As well as using her time in the studio as a form of therapy to address and confront some of her most profound and consequential feelings of heartbreak, sadness and loss, on Here Comes Trouble, Charlotte manages to cut deeper and go past the surface, by pushing the boundaries lyrically to tackle and explore a number of different themes and issues, none more so than on one of the albums stand out tracks, Centre Of The Universe – a beautifully rich sounding, experimental pop song that sees the Blackburn native reflect upon the moment she first realised her own mortality…
“As we get older, you noticed the moon don’t follow you…”
“Writing that song was really special.” Charlotte says with a smile when we ask of the message and inspiration behind Centre Of The Universe. “And I really have to thank the lads of The Howl and The Hum (Sam and Brad), because we co-wrote it together in a studio session that was just pure magic.”
Detailing the trios experience further, she adds: “I remember one day we just started talking about some pretty deep shit, and in that moment I just decided to admit that I thought the world revolved around me in a HUGE way… and the concept for the song just sort of flowed from there. We started it on guitar, in the same way I did with most of the tracks on the record, but I think what was different with this particular tune was that I’d been listening to a lot of Portishead and The Chromatics, and I think those influences come through on the track. It’s one of my favourites, and I love the reaction it’s gotten from people – it’s gone down really well which I’m glad about because I remember feeling really proud but also really scared once we’d finished writing it, because it is so different and so honest.”
With it’s super soulful melody, set against a backdrop of futuristic, sparse, staccato beats, and hypnotic, electronic sounding synths, the timeless and unique track stands out as being one of Charlotte’s most candid and confessional songs to date. Something of which seems to both excite, and frighten her in equal measure.
“I’ve constantly been in a battle with myself when it comes to lyrics, because I feel like I have so much to say, but never quite know how to say it.” Charlotte says of the inner conflict she can sometimes feels when it comes songwriting. “I was getting annoyed that all my lyrics were about generic stuff which for me felt huge, but it wasn’t enough for me to feel ultra proud. I wanted to say something to make a difference, but the subject matter of ‘Centre Of The Universe’ it’s quite an embarrassing so I was really nervous to put it out (laughs). The lads from The Howl and The Hum really brought it out of me though – please, everyone reading this, check out their stuff!”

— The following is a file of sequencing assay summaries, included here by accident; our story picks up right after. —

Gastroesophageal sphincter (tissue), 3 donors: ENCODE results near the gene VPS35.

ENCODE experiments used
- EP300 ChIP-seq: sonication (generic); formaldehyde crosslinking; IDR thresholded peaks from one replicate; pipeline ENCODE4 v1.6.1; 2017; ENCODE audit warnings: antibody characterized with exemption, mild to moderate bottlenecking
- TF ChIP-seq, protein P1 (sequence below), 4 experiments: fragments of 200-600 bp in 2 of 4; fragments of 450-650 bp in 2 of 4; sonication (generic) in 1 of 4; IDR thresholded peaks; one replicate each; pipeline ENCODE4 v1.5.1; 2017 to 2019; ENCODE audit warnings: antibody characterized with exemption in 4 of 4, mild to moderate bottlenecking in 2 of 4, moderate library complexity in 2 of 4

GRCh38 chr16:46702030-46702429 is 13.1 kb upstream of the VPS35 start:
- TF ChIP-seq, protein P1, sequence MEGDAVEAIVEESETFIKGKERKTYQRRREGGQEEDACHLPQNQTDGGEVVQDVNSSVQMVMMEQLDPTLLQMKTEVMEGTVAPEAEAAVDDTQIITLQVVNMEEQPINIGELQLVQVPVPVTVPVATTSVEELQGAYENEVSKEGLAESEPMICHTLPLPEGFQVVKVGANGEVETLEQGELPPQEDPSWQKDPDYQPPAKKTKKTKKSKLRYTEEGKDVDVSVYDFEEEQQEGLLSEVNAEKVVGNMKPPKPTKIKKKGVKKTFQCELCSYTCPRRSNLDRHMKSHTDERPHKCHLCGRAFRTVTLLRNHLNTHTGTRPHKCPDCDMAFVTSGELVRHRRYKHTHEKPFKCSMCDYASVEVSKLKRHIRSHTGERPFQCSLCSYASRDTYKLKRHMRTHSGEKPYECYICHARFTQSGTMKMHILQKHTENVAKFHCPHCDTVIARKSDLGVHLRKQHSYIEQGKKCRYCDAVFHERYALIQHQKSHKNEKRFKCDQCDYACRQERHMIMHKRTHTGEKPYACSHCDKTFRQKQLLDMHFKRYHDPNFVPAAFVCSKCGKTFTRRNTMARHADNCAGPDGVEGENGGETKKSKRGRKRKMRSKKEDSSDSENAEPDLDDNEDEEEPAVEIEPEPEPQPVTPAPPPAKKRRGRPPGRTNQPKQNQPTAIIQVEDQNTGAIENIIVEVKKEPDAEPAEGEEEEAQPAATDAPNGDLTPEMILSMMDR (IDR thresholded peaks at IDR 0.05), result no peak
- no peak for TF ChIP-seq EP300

With the lyrical content of the record taken care of, Charlotte then says she had to switch her focus and turn her attention to how she wanted the album sound as a whole. Never one to conform or stick to the rules, the Cut The Rope songstress admits that musically, she wanted to do things differently this time around.
“At one point I got consumed by the idea that my album needed to be cohesive but when I was in the midst of making it… nothing was cohesive, nothing flowed. A global pandemic hit, my heart was broken and I wasn’t myself, and so I wanted to show the many moods of me through that time.”
“Couros my producer, Carys Selvey, Tristan Landymore and of course, The Howl and The Hum really helped me with that. We wrote the majority of the tracks through the semi ease of lockdown, so there was a chill to the environment, but still very odd. I think we were just all feeling very lucky to be back in the studio again – the whole process of making the album has been a unique experience for sure.”
Now that the album is done and it’s out there for people to hear, it feels liberating. But at the time, whilst I was living and going through it, it was hard.Charlotte on how her new music has saved her from the crushing breakdown of her relationship.
“Where Do We Go?”
Presenting a body of work that both encapsulates and chronicles one of the most difficult and painful times in your life, must be an incredibly daunting prospect. But for Charlotte OC, a powerful female who fearlessly wears her heart on her sleeve, the whole experience of making and releasing Here Comes Trouble has been as freeing as it has cathartic.
“I’m so proud of this album, I really am.” Charlotte says with a sense of pride. “A lot of emotion has gone into it and I can’t wait to share every melody and every lyric with people. I hope they really feel it and relate to what I’m singing about… but it’s not an album to have on in the background – you need to really turn the fucker up, and go off!”